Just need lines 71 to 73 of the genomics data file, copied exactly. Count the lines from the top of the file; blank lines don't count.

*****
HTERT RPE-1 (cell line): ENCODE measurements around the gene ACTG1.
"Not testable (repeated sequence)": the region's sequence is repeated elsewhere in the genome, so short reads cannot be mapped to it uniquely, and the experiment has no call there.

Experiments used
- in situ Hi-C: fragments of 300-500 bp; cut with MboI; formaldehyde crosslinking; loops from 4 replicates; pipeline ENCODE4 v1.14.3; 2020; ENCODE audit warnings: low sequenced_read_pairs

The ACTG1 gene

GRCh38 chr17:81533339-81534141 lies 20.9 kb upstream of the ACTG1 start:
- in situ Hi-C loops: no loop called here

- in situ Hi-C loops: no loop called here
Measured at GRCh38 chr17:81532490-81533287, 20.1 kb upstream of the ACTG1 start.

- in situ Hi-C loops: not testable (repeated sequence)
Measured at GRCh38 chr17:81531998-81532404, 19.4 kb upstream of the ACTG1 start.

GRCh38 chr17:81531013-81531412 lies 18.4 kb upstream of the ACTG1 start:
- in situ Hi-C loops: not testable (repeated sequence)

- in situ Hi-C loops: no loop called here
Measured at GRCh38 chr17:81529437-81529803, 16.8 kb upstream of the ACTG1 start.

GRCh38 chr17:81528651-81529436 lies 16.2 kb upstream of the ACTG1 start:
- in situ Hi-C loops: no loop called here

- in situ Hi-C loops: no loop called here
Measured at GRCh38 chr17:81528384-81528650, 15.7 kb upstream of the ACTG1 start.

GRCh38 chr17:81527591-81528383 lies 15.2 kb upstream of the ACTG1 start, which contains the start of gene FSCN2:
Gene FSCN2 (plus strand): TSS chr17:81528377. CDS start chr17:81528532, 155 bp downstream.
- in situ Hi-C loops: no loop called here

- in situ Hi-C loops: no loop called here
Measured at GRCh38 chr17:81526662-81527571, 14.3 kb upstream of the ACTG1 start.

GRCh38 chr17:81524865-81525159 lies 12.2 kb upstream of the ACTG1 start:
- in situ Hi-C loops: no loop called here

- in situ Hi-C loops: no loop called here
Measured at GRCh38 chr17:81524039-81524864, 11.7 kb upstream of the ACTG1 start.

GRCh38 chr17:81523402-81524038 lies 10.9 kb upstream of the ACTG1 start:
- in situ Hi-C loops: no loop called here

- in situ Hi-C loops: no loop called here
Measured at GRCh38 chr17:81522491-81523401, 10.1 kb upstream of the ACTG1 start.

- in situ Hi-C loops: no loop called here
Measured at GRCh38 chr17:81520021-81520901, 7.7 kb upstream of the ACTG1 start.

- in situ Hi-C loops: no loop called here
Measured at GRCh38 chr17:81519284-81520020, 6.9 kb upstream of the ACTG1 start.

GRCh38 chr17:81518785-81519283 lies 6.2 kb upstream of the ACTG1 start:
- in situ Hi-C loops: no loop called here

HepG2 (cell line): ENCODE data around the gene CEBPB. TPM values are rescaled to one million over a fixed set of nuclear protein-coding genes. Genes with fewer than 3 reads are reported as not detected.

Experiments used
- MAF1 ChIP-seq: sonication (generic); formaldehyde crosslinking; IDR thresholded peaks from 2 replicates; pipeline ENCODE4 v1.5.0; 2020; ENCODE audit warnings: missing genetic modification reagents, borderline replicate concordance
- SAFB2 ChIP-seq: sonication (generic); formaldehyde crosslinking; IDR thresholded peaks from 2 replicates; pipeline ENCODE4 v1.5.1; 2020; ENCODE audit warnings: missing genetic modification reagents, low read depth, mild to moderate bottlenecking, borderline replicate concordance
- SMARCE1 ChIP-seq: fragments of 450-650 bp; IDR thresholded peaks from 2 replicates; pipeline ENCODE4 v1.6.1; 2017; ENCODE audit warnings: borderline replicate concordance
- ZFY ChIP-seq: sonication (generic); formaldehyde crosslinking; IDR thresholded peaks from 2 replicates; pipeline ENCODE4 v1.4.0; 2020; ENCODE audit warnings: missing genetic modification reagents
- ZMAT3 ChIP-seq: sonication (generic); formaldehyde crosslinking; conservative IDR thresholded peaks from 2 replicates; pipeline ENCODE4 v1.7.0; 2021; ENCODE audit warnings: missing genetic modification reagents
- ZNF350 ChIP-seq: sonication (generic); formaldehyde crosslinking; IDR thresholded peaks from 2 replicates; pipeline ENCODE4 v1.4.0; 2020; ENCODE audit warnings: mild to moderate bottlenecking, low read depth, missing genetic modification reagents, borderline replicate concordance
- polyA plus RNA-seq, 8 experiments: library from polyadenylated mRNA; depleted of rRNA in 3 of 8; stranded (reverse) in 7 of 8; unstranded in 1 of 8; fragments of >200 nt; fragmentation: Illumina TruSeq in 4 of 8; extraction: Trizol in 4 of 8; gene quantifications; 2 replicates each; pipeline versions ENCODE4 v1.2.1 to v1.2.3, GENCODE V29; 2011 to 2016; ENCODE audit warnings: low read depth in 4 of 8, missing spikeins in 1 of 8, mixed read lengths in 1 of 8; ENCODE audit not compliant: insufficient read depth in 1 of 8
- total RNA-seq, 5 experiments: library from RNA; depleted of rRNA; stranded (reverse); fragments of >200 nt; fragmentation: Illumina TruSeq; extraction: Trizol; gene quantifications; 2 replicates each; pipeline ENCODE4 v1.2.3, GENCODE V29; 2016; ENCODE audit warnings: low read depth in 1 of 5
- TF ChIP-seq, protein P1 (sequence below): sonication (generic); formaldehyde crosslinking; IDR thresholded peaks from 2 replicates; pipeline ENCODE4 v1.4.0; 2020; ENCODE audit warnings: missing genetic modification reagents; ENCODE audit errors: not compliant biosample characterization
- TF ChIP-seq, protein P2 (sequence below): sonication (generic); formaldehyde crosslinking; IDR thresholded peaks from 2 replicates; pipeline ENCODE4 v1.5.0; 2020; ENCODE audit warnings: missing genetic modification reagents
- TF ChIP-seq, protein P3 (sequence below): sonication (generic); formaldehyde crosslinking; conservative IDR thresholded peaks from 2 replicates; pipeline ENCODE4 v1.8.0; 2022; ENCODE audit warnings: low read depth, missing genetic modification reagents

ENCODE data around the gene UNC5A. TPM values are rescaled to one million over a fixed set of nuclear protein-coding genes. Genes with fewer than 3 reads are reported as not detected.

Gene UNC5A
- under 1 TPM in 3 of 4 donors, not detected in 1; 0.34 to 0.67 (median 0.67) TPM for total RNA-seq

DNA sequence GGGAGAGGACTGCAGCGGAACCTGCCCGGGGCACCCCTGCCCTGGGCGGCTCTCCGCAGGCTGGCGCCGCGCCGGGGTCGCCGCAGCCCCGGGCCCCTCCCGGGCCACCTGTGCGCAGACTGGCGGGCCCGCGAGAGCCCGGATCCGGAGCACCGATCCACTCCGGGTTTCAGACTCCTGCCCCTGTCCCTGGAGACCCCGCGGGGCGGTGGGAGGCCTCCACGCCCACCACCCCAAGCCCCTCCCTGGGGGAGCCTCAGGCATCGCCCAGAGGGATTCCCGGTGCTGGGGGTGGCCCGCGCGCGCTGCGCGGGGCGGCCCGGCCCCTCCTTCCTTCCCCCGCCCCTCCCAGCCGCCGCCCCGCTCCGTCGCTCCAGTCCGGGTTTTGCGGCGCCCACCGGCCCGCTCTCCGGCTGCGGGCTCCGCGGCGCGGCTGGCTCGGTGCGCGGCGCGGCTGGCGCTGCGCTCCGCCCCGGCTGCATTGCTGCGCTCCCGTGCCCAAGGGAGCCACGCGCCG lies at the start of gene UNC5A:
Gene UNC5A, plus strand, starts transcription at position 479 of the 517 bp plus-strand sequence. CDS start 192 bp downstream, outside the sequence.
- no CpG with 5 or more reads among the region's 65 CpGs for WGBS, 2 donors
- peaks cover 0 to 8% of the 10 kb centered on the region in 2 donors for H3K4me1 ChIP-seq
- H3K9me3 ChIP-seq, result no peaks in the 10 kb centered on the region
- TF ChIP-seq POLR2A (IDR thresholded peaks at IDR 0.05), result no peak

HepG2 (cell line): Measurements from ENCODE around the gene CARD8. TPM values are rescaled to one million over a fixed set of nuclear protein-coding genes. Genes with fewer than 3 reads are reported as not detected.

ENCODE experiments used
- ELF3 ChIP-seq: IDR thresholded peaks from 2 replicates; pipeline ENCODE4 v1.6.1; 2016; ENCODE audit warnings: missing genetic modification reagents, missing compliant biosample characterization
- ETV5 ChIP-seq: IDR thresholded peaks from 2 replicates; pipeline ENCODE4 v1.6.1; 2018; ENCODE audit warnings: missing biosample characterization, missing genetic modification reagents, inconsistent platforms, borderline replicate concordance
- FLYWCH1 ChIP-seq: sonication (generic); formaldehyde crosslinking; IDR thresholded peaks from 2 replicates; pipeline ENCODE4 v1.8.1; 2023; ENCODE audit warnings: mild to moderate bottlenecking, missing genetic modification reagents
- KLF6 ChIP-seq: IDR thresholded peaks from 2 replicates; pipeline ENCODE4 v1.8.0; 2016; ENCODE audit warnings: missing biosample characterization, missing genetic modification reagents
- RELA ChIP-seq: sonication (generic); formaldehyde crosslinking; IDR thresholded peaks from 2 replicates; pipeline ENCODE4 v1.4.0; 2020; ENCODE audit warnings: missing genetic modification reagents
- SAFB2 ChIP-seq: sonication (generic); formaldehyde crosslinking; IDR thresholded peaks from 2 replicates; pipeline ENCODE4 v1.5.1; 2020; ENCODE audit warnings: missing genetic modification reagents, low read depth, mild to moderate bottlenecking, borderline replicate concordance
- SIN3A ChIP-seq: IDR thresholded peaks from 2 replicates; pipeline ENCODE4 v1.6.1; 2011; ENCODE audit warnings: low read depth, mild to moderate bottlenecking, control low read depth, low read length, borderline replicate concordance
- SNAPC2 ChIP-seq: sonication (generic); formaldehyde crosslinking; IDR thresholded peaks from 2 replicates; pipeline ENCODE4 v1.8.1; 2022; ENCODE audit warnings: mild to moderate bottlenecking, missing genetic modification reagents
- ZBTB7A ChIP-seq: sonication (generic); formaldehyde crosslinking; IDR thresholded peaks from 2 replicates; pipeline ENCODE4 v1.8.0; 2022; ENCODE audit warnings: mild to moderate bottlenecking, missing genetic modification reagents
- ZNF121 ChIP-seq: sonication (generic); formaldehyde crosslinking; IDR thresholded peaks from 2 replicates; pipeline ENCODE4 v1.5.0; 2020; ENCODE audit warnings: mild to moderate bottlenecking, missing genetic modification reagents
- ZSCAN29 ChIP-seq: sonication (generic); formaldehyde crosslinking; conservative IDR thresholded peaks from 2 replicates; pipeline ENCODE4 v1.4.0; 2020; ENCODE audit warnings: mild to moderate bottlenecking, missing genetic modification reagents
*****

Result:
- ZBTB7A ChIP-seq: sonication (generic); formaldehyde crosslinking; IDR thresholded peaks from 2 replicates; pipeline ENCODE4 v1.8.0; 2022; ENCODE audit warnings: mild to moderate bottlenecking, missing genetic modification reagents
- ZNF121 ChIP-seq: sonication (generic); formaldehyde crosslinking; IDR thresholded peaks from 2 replicates; pipeline ENCODE4 v1.5.0; 2020; ENCODE audit warnings: mild to moderate bottlenecking, missing genetic modification reagents
- ZSCAN29 ChIP-seq: sonication (generic); formaldehyde crosslinking; conservative IDR thresholded peaks from 2 replicates; pipeline ENCODE4 v1.4.0; 2020; ENCODE audit warnings: mild to moderate bottlenecking, missing genetic modification reagents